The Taliban took control of a large police base in a remote part of northeastern Afghanistan after about 100 police and border guards surrendered and joined the insurgents after three days of fighting, security officials said Sunday.
The loss of the Tirgaran base in Badakhshan province late Saturday marked the largest mass surrender since U.S. and NATO forces concluded their combat mission at the end of last year. It highlighted the challenges facing Afghan security forces, which have seen their casualties soar in the face of stepped-up insurgent attacks.
The police base, in the province’s Wardoj district, had been cut off as heavy rains swamped roads into the area, said Gen. Baba Jan, Badakhshan province’s police chief. It wasn’t clear why reinforcements weren’t flown into the area, though the province’s steep valleys make aircraft landings difficult.
“No reinforcements were sent to help the police at the base for the past three days when they were under the attack, and finally they had no option: They had to join the Taliban,” said Abdullah Naji Nazari, the head of Badakhshan’s provincial council.
Jan said the local police commander also joined the Taliban and handed over the base’s weapons and ammunition.
The Taliban issued a statement saying they captured the base along with 110 police officers, their local commander and the head of the local border police. It did not say whether the captives joined their ranks.
Jan later said the Taliban had released all the policemen and allowed them to return to their homes. He said it was unclear why the forces surrendered, adding that they had enough ammunition and supplies to hold out for weeks.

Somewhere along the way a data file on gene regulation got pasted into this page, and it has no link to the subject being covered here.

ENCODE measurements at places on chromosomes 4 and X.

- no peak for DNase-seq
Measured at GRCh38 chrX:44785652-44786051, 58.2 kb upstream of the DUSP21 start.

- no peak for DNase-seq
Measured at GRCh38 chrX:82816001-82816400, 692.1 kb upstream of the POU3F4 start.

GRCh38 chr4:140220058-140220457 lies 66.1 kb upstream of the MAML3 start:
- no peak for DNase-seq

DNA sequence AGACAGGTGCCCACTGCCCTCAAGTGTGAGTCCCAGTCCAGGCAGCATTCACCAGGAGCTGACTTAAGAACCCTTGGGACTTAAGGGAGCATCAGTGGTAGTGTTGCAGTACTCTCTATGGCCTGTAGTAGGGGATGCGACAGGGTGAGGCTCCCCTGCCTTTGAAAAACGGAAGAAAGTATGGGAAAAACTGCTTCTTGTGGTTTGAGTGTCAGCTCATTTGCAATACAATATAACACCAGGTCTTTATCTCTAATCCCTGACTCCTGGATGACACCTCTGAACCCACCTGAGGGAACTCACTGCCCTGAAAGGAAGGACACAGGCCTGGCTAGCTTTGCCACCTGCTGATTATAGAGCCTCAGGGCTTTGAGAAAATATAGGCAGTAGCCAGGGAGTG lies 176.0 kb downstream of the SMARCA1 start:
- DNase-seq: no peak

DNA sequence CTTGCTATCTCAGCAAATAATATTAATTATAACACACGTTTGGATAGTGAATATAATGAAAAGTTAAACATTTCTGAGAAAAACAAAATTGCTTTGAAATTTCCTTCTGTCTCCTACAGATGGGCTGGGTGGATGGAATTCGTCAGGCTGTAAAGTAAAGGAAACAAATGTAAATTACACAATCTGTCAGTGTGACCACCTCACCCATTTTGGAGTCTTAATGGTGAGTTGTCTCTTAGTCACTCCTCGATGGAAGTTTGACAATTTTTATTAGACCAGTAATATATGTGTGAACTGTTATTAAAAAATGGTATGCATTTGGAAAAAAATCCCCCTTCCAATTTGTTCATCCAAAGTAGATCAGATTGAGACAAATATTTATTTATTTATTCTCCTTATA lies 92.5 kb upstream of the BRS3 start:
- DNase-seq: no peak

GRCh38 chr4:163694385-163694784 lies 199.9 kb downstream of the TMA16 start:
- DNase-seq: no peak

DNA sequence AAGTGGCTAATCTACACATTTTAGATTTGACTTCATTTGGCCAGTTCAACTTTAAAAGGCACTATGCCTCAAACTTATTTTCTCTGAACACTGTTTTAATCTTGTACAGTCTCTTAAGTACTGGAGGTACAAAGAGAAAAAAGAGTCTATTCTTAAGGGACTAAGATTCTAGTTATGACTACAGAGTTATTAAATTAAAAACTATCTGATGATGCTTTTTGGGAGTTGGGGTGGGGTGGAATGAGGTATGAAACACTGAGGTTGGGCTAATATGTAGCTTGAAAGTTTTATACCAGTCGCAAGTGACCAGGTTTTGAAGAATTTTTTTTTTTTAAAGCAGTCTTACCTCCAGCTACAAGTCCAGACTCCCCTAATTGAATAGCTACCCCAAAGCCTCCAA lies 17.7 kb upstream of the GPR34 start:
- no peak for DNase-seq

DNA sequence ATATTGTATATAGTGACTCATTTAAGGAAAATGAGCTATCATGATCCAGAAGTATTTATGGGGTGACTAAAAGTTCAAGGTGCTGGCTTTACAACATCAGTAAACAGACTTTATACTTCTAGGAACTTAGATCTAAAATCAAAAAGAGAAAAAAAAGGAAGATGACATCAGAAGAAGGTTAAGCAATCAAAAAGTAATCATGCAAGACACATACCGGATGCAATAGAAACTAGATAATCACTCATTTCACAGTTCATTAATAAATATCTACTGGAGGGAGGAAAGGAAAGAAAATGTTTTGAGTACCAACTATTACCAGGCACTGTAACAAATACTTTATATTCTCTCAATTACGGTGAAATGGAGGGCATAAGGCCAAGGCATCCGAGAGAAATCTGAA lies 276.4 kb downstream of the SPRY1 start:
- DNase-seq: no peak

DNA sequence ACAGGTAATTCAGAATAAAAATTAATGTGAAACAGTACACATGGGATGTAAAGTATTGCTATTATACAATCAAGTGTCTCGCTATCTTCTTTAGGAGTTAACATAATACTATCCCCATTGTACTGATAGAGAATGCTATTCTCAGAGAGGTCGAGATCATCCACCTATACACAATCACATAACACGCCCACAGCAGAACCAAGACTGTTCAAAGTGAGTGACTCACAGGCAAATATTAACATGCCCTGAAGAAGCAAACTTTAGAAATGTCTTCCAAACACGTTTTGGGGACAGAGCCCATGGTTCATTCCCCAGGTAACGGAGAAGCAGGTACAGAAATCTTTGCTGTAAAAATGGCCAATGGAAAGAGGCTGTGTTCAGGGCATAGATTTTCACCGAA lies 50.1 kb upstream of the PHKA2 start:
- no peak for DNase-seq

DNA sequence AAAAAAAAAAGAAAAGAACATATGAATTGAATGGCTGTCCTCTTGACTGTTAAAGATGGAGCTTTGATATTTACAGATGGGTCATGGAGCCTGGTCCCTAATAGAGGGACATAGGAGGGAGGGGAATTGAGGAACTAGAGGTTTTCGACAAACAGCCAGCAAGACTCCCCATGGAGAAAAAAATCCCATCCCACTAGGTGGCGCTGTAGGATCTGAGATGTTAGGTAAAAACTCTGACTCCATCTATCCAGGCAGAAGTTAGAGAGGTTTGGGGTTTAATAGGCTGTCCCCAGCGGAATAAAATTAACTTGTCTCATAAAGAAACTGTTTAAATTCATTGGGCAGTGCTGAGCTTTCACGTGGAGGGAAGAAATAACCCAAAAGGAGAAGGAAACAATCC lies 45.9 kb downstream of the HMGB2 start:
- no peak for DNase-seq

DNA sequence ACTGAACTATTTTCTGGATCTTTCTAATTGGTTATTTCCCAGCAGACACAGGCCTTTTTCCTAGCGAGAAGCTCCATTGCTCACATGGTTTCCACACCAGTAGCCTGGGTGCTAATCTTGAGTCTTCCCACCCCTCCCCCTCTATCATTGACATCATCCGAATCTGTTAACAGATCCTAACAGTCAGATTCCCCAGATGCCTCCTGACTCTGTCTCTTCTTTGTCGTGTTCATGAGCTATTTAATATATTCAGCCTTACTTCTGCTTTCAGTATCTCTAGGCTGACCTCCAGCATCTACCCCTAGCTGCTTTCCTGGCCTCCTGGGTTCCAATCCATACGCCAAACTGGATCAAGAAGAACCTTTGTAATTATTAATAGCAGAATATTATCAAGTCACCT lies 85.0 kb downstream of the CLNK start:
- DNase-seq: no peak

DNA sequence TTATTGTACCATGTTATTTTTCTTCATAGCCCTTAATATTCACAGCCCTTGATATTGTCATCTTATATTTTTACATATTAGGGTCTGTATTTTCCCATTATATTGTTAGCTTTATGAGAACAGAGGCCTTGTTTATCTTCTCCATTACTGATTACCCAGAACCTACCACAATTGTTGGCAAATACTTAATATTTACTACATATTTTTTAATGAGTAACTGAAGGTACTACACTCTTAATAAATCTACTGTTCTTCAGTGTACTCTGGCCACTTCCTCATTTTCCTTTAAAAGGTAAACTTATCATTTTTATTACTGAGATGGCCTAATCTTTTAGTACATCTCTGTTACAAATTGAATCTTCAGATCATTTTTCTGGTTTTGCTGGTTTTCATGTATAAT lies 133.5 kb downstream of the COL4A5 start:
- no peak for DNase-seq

Last month, hundreds of insurgents attacked security checkpoints in the province’s Yamgan district, forcing police to abandon them.
Elsewhere in Badakhshan, the heavy rains have left at least six people dead, including women and children, in Kofab district, said Nawid Frotan, the spokesman for the provincial governor.
About 130 houses had been damaged or destroyed, and authorities were trying to send food and other relief to those stranded by rising waters, he said.
In northern Baghlan province, 11 people were kidnapped Saturday after gunmen stopped their vehicle in Dahna-i Ghori district, said Gen. Abdul Jabar Perdili, the provincial police chief.
Perdili said the vehicle had 18 passengers, all members of the Shiite Hazara minority. Four women and one man were freed, and authorities were still negotiating the release of the others, he said.